Sales Tax Compliance beyond Your State
We spoke with a rancher recently. She sells livestock nationally. We asked if she charged sales tax. Only in her state, she told us. When she ships animals across state lines, she doesn’t collect sales tax.
Is she right?
The first question is whether her product is taxable. If her animals are taxable in the state where she sells them, she may have to collect sales tax.
In Idaho, for example, livestock sales are subject to sales tax if the seller completes rmore than two transactions a year. Unless she’s a breeder, or the animals are sold at auction.
In Missouri, livestock sales are exempt from sales tax, but sales of animals “for enjoyment” are taxed. A pet goat would be taxable, while a goat for farm use would not.
California has the same two-sales-a-year rule as Idaho, but animals are taxable whether they’re pets or livestock. Unless they’re food animals. So chickens are taxable if they’re going to be cooked, but not if they will just supply eggs.
As always, sales taxes are complicated.
Sales Tax Nexus
We suspect that our rancher friend wasn’t really thinking about taxability in multiple states. We think she probably figures she doesn’t have nexus outside of her home state.
Up until a few years ago, sellers only had to collect sales tax if they had a physical presence in a state. Without a warehouse, salesperson, or satellite office in a state, a business would not have nexus.
Without nexus, that business did not have to collect sales tax. That was based on a Supreme Court decision in a case known as Quill.
Then in 2018 the Supreme Court overturned Quill in a case known as Wayfair vs. South Dakota. Under this new decision, states had the power to make laws requiring remote sellers to pay sales tax, even if they had no physical presence in the state. They could establish economic nexus or even “cookie nexus” and require sales tax compliance from all sellers.
By now, every state that has sales tax is using some form of non-physical nexus and requiring remote sellers to collect and remit sales tax, usually if they meet a certain threshold in sales or revenue. Often, it’s $100,000 a year, but it may also be based on a particular number of sales in the state. Many states set the threshold at 200 separate transactions. For low-cost items, 200 transactions could add up to much less than $100,000, but will still establish nexus.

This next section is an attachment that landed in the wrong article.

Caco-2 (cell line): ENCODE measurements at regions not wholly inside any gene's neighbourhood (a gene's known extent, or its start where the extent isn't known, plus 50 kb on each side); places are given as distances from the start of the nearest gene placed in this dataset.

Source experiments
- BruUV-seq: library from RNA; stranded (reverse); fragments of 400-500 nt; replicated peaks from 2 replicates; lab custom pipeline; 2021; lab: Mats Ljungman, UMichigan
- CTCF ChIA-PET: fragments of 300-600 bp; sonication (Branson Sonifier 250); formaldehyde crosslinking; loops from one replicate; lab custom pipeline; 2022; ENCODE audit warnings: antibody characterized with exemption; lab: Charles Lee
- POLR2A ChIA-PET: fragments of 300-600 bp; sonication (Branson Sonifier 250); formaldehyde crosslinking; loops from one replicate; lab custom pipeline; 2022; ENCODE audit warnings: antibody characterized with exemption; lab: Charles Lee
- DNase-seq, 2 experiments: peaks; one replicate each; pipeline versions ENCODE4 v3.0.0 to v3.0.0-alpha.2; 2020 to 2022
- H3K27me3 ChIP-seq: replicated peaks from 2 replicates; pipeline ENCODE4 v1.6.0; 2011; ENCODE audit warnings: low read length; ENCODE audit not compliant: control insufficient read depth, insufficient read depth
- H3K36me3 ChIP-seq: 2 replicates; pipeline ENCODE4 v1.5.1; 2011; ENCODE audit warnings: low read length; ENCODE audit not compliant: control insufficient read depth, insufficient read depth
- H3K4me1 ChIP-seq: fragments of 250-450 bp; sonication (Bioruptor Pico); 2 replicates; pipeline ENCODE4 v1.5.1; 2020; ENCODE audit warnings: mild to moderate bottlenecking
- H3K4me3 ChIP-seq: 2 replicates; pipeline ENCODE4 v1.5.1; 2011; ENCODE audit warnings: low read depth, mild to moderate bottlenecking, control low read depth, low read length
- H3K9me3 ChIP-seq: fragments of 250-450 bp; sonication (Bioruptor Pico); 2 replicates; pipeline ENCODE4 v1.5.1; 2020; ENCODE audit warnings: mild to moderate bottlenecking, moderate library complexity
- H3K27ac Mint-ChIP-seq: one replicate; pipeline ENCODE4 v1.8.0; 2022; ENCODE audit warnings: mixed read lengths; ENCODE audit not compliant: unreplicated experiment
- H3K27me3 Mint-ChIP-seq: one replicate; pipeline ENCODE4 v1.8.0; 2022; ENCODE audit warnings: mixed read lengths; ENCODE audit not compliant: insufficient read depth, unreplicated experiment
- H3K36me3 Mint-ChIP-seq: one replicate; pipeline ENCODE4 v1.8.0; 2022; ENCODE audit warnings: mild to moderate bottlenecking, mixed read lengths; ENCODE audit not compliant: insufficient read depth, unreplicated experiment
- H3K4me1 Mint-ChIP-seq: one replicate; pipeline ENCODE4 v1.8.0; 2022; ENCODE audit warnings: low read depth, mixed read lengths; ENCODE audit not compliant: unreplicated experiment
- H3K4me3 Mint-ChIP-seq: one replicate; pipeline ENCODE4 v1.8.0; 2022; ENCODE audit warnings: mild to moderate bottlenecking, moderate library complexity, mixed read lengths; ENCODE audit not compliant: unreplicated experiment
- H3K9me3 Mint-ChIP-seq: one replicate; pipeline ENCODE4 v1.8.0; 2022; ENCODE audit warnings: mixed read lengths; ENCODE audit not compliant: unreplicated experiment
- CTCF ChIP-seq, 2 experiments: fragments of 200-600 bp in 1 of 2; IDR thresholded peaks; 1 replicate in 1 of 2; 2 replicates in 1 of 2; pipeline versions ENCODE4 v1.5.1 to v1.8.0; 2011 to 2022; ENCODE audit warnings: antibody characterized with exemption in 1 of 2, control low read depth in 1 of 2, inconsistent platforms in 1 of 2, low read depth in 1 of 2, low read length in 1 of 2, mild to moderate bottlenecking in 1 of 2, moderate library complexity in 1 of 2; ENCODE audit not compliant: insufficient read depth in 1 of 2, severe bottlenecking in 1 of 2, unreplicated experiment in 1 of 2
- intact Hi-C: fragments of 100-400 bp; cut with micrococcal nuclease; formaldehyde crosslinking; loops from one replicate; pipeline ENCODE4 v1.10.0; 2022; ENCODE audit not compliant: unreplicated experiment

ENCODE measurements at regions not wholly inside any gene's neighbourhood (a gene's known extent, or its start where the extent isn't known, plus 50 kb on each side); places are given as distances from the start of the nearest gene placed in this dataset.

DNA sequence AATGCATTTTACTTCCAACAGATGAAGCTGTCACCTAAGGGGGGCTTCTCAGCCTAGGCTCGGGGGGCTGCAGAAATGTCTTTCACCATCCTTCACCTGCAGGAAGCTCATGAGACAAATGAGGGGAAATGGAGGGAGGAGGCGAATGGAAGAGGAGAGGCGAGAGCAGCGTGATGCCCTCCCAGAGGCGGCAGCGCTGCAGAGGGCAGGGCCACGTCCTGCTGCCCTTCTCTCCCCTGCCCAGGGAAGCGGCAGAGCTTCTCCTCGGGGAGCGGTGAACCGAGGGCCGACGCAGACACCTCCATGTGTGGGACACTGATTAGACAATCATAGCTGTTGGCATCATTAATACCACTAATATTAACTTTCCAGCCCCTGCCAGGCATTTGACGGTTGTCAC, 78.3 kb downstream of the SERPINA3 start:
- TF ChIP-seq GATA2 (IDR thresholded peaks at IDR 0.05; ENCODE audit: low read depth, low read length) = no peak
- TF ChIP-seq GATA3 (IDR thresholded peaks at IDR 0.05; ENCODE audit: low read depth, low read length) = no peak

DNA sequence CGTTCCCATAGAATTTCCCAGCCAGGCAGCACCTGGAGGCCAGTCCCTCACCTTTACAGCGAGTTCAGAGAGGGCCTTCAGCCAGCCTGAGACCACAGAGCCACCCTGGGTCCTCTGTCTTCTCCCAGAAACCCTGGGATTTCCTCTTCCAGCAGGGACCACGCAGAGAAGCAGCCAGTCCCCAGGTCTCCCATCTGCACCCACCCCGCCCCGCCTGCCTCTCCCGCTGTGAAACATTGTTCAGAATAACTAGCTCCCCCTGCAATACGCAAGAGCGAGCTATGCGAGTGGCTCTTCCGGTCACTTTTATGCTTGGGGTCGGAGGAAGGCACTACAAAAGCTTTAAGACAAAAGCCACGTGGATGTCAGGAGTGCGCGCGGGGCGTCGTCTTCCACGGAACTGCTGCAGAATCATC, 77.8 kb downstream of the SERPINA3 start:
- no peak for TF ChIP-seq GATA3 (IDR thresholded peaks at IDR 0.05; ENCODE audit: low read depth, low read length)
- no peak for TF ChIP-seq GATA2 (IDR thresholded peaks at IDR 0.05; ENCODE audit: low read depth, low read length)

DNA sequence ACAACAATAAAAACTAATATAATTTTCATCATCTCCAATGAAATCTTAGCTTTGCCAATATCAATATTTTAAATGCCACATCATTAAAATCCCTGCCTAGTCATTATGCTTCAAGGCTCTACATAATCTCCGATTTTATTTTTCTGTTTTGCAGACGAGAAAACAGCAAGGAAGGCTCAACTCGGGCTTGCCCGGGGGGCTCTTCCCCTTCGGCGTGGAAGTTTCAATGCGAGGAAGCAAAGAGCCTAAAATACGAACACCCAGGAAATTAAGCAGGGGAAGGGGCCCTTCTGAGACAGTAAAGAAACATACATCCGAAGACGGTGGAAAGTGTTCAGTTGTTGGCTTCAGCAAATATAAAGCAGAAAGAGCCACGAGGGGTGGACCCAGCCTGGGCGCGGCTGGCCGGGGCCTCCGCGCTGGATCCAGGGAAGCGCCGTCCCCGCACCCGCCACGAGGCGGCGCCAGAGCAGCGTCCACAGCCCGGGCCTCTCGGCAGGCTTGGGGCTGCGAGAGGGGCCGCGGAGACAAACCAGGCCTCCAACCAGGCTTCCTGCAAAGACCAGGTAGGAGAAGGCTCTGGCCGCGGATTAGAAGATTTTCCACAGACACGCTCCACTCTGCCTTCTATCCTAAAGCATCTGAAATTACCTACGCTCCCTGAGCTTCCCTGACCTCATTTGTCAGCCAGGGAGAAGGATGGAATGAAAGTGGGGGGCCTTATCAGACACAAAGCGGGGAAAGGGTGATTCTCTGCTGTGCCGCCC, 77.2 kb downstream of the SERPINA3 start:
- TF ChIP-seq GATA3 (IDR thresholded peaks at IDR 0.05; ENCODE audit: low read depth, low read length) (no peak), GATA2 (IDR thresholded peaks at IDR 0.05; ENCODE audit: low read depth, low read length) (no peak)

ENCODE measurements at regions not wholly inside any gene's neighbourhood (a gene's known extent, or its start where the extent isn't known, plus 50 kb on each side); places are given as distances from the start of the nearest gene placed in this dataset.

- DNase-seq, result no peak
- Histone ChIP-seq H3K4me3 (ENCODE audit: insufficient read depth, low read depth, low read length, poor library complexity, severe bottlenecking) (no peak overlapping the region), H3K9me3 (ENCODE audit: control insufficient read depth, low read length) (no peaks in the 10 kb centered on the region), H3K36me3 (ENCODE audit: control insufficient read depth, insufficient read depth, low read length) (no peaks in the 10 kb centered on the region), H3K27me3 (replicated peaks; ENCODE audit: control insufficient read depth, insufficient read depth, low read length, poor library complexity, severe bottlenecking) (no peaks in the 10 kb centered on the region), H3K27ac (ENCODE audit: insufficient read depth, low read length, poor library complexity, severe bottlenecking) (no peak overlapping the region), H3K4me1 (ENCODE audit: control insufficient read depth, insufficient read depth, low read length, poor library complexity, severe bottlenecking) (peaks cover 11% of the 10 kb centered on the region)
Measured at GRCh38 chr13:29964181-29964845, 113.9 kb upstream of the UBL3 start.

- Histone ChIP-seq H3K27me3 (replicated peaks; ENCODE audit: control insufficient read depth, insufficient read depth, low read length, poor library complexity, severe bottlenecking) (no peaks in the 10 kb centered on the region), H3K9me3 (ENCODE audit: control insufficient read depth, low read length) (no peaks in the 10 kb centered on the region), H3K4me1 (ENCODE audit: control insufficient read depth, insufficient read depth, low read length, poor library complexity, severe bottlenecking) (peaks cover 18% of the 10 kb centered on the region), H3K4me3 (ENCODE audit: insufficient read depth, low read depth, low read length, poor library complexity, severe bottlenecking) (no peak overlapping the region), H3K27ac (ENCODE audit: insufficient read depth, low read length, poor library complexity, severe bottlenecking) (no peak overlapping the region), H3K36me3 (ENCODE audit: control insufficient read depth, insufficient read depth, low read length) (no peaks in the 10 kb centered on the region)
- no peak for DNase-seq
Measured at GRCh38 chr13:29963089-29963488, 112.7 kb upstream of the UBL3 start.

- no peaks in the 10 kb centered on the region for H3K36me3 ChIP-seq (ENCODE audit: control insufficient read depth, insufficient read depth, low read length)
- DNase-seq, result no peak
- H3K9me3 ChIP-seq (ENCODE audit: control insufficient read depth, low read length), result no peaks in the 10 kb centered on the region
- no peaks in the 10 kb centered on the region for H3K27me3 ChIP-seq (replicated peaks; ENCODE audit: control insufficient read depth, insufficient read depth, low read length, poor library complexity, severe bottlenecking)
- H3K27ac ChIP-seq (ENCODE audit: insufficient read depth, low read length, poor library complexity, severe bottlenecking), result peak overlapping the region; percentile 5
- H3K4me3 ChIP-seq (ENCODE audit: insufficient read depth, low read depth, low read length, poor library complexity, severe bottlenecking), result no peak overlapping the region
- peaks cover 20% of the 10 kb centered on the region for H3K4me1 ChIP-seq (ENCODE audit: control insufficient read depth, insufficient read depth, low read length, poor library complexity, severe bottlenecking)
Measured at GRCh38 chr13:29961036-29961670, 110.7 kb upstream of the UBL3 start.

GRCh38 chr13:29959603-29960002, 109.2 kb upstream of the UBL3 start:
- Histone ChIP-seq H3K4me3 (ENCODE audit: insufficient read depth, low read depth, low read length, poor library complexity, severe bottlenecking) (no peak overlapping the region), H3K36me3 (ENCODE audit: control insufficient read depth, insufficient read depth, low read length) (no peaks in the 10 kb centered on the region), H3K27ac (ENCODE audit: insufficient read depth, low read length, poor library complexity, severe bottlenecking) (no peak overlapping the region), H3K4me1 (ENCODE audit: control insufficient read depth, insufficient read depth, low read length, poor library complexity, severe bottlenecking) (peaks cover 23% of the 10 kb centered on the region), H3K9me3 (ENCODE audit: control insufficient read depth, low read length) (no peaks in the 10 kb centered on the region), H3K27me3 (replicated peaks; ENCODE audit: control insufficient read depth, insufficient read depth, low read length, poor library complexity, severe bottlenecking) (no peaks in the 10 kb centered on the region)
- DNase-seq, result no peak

Our rancher may not have to collect sales tax if she has just a few sales in each state besides her home state. But she needs to know for sure.
Our rancher is selling animals for a few thousand dollars apiece. She might have to sell dozens of animals in a state before she would have to collect sales tax, and she may usually sell just a few in each state. She may not need to collect sales tax.
On the other hand, she may need to remit sales tax in many states. In order to know the requirements, she will have to determine taxability and keep track of her sales in each state. If her sales cross the threshold during the year, she will be responsible for sales tax.
Depending on the state, she may be responsible for sales tax on all the sales in the 12 months after she crosses the threshold — or for all sales during the calendar year after she crosses the threshold, or for all sales during the calendar year in which she crosses the threshold, or some combination.
It can be a bit of a moving target. Once she crosses that threshold, however, she must register to collect sales tax and collect it, as well as filing sales tax returns and sending the collected tax money along to the state. This must be done in each state in which she has nexus and taxable sales.
One thing is sure: keeping up with this information is challenging. Automation with reliable sales tax computation software is essential. We believe that Sales Tax DataLINK is the best software for this purpose. Call us at 479-715-4275 and let us show you how easy it can be to conquer sales tax compliance.
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